“It wasn’t like a footballer-and-manager relationship, it was deeper. He was just so understanding of the decisions I was making and he cared about me as a person before football, which is what I needed at that time.”


Pochettino’s man-management style could be exactly what some of United’s players need.


Playing ‘the Manchester United way’


Since Sir Alex Ferguson retired, United fans and executives alike have always wanted a manager who could deliver the ‘typical Manchester United style of football’, and struggled to do so. Although this intangible, almost mythical, footballing ‘identity’ is actually quite difficult to pin down, most United fans would describe it as something along the lines of ‘direct, attacking football, with aggressive defending and exciting wide players’.


David Moyes’ team was accused of being too direct, so they replaced him with Louis van Gaal. Van Gaal’s football went too far the opposite way and wasn’t direct enough – his side often seemed to keep possession just for the sake of keeping possession.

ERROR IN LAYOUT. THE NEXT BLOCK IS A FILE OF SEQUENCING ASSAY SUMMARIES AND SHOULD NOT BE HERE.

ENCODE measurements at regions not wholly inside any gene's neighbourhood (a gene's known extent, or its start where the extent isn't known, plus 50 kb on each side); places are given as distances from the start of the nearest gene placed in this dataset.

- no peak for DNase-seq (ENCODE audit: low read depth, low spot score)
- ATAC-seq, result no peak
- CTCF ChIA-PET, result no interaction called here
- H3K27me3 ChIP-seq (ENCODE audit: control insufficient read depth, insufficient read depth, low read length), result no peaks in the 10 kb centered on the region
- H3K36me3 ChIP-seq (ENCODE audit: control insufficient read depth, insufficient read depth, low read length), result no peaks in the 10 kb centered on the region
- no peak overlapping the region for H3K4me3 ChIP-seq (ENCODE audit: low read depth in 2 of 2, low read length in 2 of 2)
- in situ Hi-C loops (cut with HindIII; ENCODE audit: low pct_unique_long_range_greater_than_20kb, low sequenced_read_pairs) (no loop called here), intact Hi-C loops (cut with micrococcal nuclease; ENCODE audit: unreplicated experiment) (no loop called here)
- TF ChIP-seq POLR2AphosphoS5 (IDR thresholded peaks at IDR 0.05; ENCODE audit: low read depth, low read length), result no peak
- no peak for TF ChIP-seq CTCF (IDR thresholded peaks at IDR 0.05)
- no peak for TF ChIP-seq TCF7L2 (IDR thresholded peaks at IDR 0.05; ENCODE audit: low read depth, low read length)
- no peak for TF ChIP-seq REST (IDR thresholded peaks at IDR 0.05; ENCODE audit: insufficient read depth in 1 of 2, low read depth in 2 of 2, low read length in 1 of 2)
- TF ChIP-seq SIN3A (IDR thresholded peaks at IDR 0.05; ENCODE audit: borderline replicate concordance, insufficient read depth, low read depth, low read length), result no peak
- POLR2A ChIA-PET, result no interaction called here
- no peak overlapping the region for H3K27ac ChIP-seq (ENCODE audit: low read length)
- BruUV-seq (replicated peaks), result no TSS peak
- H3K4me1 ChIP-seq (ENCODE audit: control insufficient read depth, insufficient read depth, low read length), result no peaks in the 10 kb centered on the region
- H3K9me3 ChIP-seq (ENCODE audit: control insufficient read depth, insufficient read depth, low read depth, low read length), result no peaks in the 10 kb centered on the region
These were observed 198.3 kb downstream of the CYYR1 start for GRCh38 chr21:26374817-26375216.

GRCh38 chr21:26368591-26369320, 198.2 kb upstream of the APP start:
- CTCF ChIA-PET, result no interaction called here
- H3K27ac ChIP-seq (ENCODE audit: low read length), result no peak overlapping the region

Then came the switch to Mourinho, who was too pragmatic and defensively passive. Solskajer’s Manchester United side certainly came closest to delivering the expected style of football, but the Norwegian was deemed to be not capable enough tactically. Under ten Hag, the style of football has quite simply descended into pure chaos.


So, how would Pochettino fit? Defensively, his teams deploy an aggressive high-press and counter-press, looking to win the ball back quickly after losing possession, often high up the pitch. It is worth noting that ten Hag would also like to do this ideally, but has cited United’s injury problems as the key factor in his inability to deliver.